The original crew of "Star Trek" featured as unfortunate examples at a presentation by William Edelstein, a physicist at Johns Hopkins University, at the American Physical Society conference in Washington, D.C. on Feb. 13. The physicist showed a video clip of Kirk telling engineer Scotty to go to warp speed.

"Well, they're all dead," Edelstein recalled saying. His words caused a stir among the audience.

Edelstein's personal interest in this thought experiment began 20 years ago, when his son Arthur asked him if there was friction in space. The father responded that yes, there would be hydrogen bumping off a spaceship. But he soon realized that the stray atoms of hydrogen gas would actually go right through the ship traveling close to light speed, and irradiate both crew and electronics in the process. -- Warp Speed Will Kill You

Galactic Center of Milky Way Rises over Texas
Topic: Science 9:10 am EDT, May 26, 2009

Time lapse video of night sky as it passes over the 2009 Texas Star Party in Fort Davis, Texas.

The galactic core of Milky Way is brightly displayed.

Images taken with 15mm fisheye lens.

From the archive:

Oh! I feel it. I feel the cosmos!

Galactic Center of Milky Way Rises over Texas

Ida: Scientists Unveil Missing Link In Evolution
Topic: Science 3:01 pm EDT, May 19, 2009

Scientists have unveiled a 47-million-year-old fossilised skeleton of a monkey hailed as the missing link in human evolution.

The experts concluded Ida was not simply a lemur but a 'lemur monkey', displaying a mixture of both groups, and therefore putting her at the very branch of the human line.

Ida: Scientists Unveil Missing Link In Evolution

Social Networks and Happiness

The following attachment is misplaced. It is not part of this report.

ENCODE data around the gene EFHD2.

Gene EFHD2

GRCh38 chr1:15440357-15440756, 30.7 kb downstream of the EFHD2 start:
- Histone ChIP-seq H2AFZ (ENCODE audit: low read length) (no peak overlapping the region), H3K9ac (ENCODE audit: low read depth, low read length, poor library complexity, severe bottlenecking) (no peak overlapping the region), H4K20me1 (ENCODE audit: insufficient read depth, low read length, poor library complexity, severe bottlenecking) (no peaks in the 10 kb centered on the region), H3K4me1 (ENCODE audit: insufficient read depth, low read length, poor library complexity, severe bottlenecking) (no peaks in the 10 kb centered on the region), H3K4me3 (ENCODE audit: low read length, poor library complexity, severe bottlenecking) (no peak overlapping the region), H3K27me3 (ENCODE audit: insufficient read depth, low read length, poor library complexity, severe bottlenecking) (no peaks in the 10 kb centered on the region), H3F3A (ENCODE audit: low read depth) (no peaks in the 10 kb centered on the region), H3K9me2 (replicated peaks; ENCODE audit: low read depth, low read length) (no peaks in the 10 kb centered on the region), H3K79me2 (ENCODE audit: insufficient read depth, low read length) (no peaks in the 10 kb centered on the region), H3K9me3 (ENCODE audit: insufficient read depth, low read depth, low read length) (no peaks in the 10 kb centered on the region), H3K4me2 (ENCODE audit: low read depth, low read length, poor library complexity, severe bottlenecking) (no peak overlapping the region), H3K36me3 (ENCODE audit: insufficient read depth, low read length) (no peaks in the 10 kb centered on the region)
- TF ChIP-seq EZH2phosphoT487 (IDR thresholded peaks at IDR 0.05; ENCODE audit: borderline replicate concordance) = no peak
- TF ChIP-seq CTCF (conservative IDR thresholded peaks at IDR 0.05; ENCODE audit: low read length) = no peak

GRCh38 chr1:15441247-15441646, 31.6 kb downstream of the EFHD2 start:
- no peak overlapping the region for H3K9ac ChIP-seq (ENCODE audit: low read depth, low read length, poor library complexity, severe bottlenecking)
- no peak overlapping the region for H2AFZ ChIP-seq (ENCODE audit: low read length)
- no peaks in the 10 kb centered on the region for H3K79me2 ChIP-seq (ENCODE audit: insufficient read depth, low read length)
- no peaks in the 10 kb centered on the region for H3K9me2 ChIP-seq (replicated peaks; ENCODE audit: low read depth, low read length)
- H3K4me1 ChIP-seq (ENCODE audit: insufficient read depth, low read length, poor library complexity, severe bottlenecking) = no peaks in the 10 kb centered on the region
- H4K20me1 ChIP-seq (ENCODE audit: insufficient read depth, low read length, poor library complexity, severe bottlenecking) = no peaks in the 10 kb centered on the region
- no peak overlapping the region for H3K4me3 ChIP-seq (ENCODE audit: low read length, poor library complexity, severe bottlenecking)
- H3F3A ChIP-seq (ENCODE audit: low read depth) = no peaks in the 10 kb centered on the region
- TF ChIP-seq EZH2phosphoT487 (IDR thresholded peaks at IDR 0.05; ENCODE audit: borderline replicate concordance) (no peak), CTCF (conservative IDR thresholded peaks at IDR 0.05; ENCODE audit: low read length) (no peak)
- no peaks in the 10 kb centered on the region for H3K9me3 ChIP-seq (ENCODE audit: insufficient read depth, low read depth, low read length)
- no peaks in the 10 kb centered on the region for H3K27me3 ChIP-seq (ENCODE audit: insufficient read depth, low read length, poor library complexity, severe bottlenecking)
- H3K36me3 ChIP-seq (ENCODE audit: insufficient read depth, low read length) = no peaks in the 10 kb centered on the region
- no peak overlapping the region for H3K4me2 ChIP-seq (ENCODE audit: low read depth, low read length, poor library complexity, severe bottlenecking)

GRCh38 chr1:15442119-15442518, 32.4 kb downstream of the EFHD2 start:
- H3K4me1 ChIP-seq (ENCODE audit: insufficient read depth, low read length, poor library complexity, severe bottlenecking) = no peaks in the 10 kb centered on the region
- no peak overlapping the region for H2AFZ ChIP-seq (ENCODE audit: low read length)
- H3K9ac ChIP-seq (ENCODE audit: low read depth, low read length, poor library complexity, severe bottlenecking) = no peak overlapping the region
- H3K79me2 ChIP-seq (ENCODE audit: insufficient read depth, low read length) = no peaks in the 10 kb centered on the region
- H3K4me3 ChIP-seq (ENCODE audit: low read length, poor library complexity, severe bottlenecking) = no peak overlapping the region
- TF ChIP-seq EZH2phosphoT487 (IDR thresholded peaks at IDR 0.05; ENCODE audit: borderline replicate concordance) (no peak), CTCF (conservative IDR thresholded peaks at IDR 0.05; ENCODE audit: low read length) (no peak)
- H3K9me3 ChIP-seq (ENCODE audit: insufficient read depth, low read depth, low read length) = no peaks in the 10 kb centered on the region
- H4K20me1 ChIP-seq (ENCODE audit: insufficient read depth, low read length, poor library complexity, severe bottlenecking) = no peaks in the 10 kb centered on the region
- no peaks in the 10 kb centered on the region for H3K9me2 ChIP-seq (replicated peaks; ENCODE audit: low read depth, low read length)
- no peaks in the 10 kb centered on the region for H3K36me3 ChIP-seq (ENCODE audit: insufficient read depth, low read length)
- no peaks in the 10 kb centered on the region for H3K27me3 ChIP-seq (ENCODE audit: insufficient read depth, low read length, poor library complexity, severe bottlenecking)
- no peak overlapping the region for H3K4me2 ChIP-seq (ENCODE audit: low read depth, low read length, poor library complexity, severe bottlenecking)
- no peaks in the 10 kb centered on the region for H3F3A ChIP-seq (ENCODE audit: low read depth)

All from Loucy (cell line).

Topic: Science 9:09 am EST, Dec 10, 2008

Nicholas A. Christakis & James Fowler:

We found that social networks have clusters of happy and unhappy people within them that reach out to three degrees of separation. A person's happiness is related to the happiness of their friends, their friends' friends, and their friends' friends' friends—that is, to people well beyond their social horizon. We found that happy people tend to be located in the center of their social networks and to be located in large clusters of other happy people. And we found that each additional happy friend increases a person's probability of being happy by about 9%.

Social Networks and Happiness

Messenger Photos of Mercury
Topic: Science 12:39 pm EDT, Oct  7, 2008

Messenger Photos of Mercury

HIV dates back to around 1900, study shows - Los Angeles Times
Topic: Science 1:34 am EDT, Oct  2, 2008

I thought this was interesting -- it fits with Jared Diamond's argument about malaria.

The researchers compared that sample with modern strains to determine its mutation rate. Then they matched that rate with the 1959 sample, tracing their common ancestor to between 1884 and 1924.

The researchers surmised that the creation of colonial cities around the turn of the century was the catalyst that allowed the virus to take hold.

Jim Moore, an anthropologist at UC San Diego who was not associated with the study, said the fact that the virus could have spread unnoticed for decades is no surprise, given the mortality rates in Africa during the colonial period.

"The conditions then were horrendous in terms of how Africans were treated," he said. "People dying of AIDS would have been part of the background."

HIV dates back to around 1900, study shows - Los Angeles Times

Sciencedebate 2008
Topic: Science 1:52 pm EDT, Sep 15, 2008

Science Debate 2008 worked with the leading organizations listed to craft the top 14 questions the candidates should answer. These questions are broad enough to allow for wide variations in response, but they are specific enough to help guide the discussion toward many of the largest and most important unresolved challenges currently facing the United States.

There are probably many readers interested in this. Both candidates claim they will support increased funding for basic science research.

Sciencedebate 2008

<< 1 - 2 - 3 - 4 - 5 ++ 15 >> Older (First)
Powered By Industrial Memetics